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Hot-Buttered Rum Day!

Today we celebrate Hot-Buttered Rum Day.  This day is observed annually on January 17th.

Hot-Buttered Rum is a type of drink that is made of warm alcoholic beverage flavored with butter, salt, cinnamon, allspice, nutmeg, and cloves, mixed into a batter and mixed with dark rum.  This drink is just perfect for the cold weather or any holiday season.

In the United States, the drink has a great deal of respect in history that dates back during the colonial days.  During that time many families had their own individual recipes, and early Americans believed that rum is nutritious and has the quality of strengthening the body.

There are different variations and recipes of Hot Buttered Rum.  Some versions call for vanilla ice cream as a substitute or complement to the butter for added creaminess.  New versions that some believe to be healthier contains organic coconut oil instead of butter.

Hot-Buttered Rum is a classic hot cocktail that will warm the cockles of your heart.  So, today, celebrate this cold weather by whipping up some warm drink made of rum and don’t forget the butter.  Share on social media some photos if you have a special recipe using #HotButteredRumDay.

1966 H-bomb lost in Spain

B-52 bomber collides with a KC-135 jet tanker over Spain’s Mediterranean coast, dropping three 70-kiloton hydrogen bombs near the town of Palomares and one in the sea. It was not the first or last accident involving American nuclear bombs.

As a means of maintaining the first-strike capability during the Cold War, U.S. bombers laden with nuclear weapons circled the earth ceaselessly for decades. In a military operation of this magnitude, it was inevitable that accidents would occur. The Pentagon admits to more than three-dozen accidents in which bombers either crashed or caught fire on the runway, resulting in nuclear contamination from a damaged or destroyed bomb and/or the loss of a nuclear weapon. One of the only “Broken Arrows” to receive widespread publicity occurred on January 17, 1966, when a B-52 bomber crashed into a KC-135 jet tanker over Spain.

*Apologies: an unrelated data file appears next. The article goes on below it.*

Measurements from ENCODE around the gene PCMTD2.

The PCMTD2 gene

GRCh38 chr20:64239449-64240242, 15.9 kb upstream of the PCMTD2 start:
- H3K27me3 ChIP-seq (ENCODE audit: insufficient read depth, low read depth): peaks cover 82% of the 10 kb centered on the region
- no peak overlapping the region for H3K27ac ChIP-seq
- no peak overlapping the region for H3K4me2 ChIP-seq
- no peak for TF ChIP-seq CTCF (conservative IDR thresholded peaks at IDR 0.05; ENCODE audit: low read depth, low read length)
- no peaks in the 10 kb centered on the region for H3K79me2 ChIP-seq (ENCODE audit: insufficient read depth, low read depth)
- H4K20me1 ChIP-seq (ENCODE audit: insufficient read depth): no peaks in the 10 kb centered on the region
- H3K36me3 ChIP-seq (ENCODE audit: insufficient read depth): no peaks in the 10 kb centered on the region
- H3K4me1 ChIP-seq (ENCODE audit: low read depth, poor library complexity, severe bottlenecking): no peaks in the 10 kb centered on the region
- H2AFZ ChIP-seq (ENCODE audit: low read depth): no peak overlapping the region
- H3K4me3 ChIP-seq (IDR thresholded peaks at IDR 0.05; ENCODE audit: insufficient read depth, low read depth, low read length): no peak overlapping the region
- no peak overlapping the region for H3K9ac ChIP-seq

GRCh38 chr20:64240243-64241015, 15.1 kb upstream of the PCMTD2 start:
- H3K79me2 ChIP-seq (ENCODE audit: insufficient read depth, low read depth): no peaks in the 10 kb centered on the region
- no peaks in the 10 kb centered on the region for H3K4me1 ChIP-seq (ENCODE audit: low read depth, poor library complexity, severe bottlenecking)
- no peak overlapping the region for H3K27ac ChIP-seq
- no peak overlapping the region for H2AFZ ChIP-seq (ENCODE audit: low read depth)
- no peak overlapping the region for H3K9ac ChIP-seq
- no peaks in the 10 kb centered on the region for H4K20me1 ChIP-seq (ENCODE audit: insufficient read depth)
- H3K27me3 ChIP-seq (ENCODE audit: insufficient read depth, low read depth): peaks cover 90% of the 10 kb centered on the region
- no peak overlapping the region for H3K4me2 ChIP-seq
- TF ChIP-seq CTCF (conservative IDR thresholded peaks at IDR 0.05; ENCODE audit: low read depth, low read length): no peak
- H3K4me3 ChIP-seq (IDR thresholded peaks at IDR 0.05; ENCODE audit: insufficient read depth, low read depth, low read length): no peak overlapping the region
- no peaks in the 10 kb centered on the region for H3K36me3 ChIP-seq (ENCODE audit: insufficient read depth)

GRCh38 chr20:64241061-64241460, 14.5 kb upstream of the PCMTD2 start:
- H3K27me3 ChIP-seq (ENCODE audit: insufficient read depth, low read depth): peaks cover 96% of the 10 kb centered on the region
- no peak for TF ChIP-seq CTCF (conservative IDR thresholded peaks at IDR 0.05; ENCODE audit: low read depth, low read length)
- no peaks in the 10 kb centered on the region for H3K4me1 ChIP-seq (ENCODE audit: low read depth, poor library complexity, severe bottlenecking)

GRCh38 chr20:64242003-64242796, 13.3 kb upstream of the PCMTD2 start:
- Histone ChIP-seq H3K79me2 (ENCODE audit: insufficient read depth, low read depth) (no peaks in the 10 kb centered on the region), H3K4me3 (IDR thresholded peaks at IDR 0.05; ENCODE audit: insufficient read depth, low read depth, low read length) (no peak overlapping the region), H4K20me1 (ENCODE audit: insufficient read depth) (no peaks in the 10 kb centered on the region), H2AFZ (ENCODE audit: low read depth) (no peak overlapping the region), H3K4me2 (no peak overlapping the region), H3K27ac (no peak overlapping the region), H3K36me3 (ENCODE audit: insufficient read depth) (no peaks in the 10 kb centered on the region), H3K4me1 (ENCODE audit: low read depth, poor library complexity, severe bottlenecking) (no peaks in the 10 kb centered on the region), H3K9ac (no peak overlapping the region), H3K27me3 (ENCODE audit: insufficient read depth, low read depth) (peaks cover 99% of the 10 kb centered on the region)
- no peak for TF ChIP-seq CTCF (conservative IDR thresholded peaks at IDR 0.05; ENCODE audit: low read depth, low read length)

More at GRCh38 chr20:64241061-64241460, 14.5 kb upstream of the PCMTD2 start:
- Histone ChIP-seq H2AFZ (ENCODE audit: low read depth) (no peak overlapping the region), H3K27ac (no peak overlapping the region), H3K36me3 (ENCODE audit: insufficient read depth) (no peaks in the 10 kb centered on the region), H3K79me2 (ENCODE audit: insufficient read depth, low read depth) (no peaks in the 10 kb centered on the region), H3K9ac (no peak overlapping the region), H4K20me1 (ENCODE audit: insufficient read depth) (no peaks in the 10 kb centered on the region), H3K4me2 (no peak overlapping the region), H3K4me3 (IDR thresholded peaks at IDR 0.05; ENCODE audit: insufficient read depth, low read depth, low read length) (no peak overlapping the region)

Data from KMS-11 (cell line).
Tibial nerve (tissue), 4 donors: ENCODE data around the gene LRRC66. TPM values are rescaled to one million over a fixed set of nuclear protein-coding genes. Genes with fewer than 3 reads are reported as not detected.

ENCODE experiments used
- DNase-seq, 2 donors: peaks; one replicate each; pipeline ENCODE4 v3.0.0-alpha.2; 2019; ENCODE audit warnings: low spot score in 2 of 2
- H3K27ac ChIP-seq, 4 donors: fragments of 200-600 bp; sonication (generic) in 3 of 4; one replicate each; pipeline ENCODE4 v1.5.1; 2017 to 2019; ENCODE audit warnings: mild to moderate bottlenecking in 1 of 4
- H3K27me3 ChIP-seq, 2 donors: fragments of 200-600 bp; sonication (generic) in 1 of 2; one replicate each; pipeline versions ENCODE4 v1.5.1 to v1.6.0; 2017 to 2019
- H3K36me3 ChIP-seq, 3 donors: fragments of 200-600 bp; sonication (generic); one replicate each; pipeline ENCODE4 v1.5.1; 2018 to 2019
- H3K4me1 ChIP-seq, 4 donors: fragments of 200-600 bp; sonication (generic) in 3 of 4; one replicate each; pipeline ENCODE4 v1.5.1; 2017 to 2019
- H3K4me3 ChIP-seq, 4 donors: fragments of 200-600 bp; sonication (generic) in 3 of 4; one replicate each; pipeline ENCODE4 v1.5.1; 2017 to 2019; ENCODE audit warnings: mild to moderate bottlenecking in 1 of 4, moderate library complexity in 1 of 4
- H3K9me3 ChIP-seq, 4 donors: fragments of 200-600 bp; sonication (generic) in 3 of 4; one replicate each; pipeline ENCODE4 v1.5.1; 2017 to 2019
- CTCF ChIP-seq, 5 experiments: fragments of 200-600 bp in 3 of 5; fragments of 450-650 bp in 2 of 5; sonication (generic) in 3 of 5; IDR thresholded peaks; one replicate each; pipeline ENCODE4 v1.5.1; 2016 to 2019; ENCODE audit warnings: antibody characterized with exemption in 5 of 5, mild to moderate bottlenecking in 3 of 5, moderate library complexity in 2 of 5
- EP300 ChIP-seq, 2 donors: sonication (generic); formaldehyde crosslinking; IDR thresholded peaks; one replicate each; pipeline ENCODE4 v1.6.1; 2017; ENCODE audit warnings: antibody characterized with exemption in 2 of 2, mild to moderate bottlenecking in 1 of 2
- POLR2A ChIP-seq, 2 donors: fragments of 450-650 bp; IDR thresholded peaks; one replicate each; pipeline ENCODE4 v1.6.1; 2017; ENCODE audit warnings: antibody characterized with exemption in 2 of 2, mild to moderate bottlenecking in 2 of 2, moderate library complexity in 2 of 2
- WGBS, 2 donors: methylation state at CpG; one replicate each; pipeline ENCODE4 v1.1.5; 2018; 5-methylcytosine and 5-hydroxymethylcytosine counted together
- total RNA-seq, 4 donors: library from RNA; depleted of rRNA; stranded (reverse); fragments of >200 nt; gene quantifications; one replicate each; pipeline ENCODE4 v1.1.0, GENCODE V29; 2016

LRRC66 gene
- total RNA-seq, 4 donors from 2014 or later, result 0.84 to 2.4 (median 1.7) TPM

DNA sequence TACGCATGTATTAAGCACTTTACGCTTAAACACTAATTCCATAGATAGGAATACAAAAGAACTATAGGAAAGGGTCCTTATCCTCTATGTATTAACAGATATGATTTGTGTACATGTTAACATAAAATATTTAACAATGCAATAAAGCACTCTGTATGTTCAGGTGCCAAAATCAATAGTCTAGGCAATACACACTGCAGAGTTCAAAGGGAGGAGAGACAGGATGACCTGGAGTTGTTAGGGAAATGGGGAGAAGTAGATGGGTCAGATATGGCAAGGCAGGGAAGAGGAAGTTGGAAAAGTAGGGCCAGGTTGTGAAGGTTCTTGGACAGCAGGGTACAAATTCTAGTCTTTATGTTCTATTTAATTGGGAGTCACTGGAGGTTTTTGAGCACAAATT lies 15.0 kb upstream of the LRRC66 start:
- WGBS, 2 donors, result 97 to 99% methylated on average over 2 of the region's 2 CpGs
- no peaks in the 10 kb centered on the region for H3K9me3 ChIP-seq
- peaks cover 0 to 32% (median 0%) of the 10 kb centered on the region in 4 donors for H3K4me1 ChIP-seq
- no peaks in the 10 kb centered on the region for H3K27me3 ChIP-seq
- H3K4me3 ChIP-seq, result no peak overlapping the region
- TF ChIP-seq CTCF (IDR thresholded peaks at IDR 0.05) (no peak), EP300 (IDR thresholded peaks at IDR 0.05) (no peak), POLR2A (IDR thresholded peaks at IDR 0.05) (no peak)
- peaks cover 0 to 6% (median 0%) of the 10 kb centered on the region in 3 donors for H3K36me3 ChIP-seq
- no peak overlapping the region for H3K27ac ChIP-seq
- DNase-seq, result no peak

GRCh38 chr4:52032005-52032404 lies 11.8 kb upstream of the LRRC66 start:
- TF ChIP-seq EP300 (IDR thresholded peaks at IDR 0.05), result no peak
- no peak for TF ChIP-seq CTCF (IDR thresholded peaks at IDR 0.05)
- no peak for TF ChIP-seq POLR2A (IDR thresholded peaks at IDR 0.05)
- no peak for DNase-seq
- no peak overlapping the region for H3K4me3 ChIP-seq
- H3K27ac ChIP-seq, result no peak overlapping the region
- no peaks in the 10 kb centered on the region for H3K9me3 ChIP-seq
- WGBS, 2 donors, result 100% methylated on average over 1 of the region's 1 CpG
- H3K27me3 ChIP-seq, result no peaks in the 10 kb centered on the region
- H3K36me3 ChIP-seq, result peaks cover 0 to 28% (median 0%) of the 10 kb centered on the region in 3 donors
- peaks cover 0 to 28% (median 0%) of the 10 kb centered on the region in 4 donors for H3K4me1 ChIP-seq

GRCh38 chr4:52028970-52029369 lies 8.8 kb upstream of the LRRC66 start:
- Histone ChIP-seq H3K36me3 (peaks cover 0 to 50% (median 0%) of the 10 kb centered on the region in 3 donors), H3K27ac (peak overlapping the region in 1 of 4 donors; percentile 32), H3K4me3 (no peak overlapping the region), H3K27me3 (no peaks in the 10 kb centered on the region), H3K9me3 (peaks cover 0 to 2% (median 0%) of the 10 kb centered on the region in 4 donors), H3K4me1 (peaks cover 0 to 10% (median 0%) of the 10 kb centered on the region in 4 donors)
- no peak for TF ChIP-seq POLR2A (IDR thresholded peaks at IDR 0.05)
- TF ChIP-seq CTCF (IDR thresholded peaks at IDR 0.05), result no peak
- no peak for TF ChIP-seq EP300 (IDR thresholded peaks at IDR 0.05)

The bomber was returning to its North Carolina base following a routine airborne alert mission along the southern route of the Strategic Air Command when it attempted to refuel with a jet tanker. The B-52 collided with the fueling boom of the tanker, ripping the bomber open and igniting the fuel. The KC-135 exploded, killing all four of its crew members, but four members of the seven-man B-52 crew managed to parachute to safety. None of the bombs were armed, but explosive material in two of the bombs that fell to earth exploded upon impact, forming craters and scattering radioactive plutonium over the fields of Palomares. A third bomb landed in a dry riverbed and was recovered relatively intact. The fourth bomb fell into the sea at an unknown location.

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